29 June 2022

Measuring chaos: why the world needs a dignity index

By Nayef Al-Rodhan

Britain is heading for a sticky summer as the cost of living crisis squeezes household budgets and the country faces its highest levels of inflation in forty years. After years of austerity, being sardined indoors and now facing an economic stranglehold, you don’t have to be a leading pollster to predict that hardship could very soon push people to civil unrest.

While it is easy to track inflation, it is much harder for policymakers to take the pulse of the nation and steel citizens for a ‘summer of discontent’. But they can try. A good start would be to create a new framework to measure dignity, with an eye on making sure dignity levels remain intact, even while higher prices begin to bite.

As the country tries to deal with these unprecedented crises, many of our traditional indicators for success: GDP, the stock market, approval polls, have been found wanting. To look at these measurements you would not be able to appreciate the drastic changes going on in the world, and perhaps more importantly, in the years leading up to these events, you would not have been able to use these indicators to predict them.

Dissatisfaction with traditional indicators of progress, such as the stock market, has a long history. Critics have been keen to pick up on the disparity between the success of the financial markets and the living standards of ordinary people. GDP or the progress of the stock market are only able to track economic growth and success from a macro point of view, what they cannot take into account is the human experience that underlies economic growth. Natural disasters, economic booms, and investment bubbles can have real human costs, but pain and suffering are not factors in economic growth. Economic indicators do not factor in the indignities people suffer, which is one of the crucial factors for human prosperity.

All political order ultimately rests on a guarantee of dignity for the citizens living in that society, at all times and under all circumstances.  What is clear is that the key factors for determining how successful societies are at preserving dignity are: security, human rights, accountability, transparency, reason, justice, opportunity, innovation and inclusiveness. When any of these is breached, when people feel they are being treated unfairly or without reason, the political order breaks down. Dignity is therefore much more inclusive than happiness, political freedoms, or the mere absence of humiliation, it is a set of factors underpinning social cohesion.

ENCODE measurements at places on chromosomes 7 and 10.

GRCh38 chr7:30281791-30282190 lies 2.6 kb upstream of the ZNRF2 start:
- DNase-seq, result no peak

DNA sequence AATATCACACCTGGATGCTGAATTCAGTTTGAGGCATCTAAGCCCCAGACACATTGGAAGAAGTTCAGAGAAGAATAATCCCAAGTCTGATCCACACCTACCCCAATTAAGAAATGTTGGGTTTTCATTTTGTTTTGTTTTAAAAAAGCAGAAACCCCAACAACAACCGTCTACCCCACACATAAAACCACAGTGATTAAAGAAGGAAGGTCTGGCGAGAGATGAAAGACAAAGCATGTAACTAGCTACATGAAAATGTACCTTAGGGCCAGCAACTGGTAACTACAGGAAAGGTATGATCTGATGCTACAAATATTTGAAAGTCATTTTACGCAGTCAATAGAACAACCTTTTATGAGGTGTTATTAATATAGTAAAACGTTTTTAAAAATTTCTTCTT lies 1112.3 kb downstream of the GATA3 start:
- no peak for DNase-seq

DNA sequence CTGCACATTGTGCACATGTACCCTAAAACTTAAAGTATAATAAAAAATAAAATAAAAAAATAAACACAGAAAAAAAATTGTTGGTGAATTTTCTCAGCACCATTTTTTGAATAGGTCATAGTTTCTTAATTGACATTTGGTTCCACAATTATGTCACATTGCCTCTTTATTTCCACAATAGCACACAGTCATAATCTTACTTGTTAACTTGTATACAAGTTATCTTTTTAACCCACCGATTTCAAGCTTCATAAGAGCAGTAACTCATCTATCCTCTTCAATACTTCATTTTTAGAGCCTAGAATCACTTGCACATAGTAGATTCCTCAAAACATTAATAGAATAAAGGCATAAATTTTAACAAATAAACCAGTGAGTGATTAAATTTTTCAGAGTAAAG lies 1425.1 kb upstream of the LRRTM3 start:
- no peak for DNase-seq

Many studies have highlighted the importance of social cohesion in maintaining political order during economic or political shocks. Dignity is therefore as much a question of social cohesion, and belonging, as it is one of rights. It is this cohesion that is routinely cited in another well-known indicator – the Human Happiness Report.

It has become something of a cliché for Scandinavian countries to top world happiness rankings, to the point where policymakers routinely dismiss them as offering little new to say. It is worth asking why the likes of Sweden, Denmark and Norway are so successful. They are all liberal democratic societies, and their dominance of the Human Happiness reports could be interpreted as an endorsement of that political model. However, while some liberal democracies are able to produce the social, economic, political, and cultural conditions that enable societies to flourish, others are struggling.

It is true that, in theory, democracies guarantee political freedom, the rule of law, human rights and a platform for citizens to engage in the political process. However, some democracies have demonstrated an outright renunciation of their principles at home and are plagued by serious flaws. From inequality, lack of opportunity, and infringements of civil liberties, to discrimination and corruption, these factors are often missed in traditional indicators. The Human Happiness report therefore offers a useful snapshot of what many liberal democracies are missing.

But here’s the rub: the Happiness report is only annual, and by ultimately focusing on ‘happiness’ it lacks a prophetic quality that the stock market or other economic indicators provide. By the time a country has slipped down the happiness report, it is usually fairly obvious why.

What we need therefore is an active dignity report, that can track countries’ progress on a more regular and holistic basis. I have previously developed a dignity scale that focuses on dignity factors more closely, and again a Scandinavian country, Sweden, came out on top. However, the difference was that this scale focused on a range of factors linked to social cohesion, rights, prosperity, governance and sustainability, and these could be tracked closely and regularly to provide a barometer for the stability of political order – which would be a vital tool for policymakers.

At a time when the world is undergoing rapid change and massive instability, we should encourage efforts like the World Happiness Report for expanding our understanding. And we should ask more of them. We cannot address the problems with our traditional political models unless we interrogate why they are failing us. By measuring states’ ability to support their citizens’ dignity at all times and under all circumstances, we will be far better placed to make the right decisions for our future.

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Professor Nayef Al-Rodhan is a neuroscientist and philosopher. He is an Honorary Fellow at St Antony’s College, Oxford and the Head of the Geopolitics & Global Futures Programme at the Geneva Centre for Security Policy (GCSP).

Columns are the author's own opinion and do not necessarily reflect the views of CapX.